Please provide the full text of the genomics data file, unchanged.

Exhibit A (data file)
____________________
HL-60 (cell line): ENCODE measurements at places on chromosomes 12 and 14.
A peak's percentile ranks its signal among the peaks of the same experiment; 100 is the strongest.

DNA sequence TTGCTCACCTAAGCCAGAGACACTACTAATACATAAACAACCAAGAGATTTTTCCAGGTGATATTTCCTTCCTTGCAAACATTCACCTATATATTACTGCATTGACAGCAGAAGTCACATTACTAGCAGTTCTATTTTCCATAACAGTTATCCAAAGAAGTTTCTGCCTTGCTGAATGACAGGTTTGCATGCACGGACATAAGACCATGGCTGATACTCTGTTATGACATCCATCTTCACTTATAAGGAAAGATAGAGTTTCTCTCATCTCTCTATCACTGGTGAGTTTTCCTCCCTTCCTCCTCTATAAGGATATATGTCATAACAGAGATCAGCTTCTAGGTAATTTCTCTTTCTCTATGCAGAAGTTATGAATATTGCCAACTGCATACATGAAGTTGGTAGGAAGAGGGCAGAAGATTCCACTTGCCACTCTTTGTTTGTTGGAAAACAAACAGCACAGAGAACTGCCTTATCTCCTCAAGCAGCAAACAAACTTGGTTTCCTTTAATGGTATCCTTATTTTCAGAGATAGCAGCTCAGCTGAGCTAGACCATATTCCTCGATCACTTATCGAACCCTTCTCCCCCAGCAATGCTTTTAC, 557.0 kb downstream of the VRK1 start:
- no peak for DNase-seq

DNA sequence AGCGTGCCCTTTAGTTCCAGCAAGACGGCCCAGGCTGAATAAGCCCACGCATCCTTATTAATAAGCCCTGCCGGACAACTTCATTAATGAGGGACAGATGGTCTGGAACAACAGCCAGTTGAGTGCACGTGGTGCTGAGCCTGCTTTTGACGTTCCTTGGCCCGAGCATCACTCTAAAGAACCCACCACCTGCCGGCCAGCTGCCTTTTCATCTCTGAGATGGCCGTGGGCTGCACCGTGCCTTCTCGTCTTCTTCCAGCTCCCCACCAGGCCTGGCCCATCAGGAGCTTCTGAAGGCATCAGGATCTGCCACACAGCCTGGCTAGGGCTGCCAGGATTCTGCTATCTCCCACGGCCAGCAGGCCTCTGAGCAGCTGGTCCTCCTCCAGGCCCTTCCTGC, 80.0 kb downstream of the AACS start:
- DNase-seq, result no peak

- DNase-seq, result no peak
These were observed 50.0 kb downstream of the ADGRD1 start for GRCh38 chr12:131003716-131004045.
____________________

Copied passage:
HL-60 (cell line): ENCODE measurements at places on chromosomes 12 and 14.
A peak's percentile ranks its signal among the peaks of the same experiment; 100 is the strongest.

DNA sequence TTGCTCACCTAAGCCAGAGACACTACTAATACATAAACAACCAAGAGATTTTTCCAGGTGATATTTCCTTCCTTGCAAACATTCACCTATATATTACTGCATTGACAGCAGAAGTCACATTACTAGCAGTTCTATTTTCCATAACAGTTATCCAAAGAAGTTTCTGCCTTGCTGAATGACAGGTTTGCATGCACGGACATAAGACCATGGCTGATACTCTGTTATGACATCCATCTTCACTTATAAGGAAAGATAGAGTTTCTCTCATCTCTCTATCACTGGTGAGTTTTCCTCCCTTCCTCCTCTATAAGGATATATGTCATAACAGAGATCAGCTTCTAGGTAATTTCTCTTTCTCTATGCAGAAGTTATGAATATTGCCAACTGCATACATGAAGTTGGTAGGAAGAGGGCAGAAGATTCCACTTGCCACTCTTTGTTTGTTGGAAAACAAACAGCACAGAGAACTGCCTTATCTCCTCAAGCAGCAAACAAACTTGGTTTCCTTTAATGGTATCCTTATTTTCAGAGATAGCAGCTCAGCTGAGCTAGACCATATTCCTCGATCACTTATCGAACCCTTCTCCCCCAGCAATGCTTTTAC, 557.0 kb downstream of the VRK1 start:
- no peak for DNase-seq

DNA sequence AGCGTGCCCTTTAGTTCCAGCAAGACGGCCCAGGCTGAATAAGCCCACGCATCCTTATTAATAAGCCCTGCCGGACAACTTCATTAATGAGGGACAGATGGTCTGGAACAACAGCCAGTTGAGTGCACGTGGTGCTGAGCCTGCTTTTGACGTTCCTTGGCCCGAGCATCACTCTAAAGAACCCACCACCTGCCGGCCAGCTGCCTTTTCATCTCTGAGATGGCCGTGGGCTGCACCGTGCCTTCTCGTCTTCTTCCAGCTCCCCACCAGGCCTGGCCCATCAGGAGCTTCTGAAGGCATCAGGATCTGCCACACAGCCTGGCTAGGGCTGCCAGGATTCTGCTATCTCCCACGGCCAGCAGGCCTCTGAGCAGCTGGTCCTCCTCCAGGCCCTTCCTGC, 80.0 kb downstream of the AACS start:
- DNase-seq, result no peak

- DNase-seq, result no peak
These were observed 50.0 kb downstream of the ADGRD1 start for GRCh38 chr12:131003716-131004045.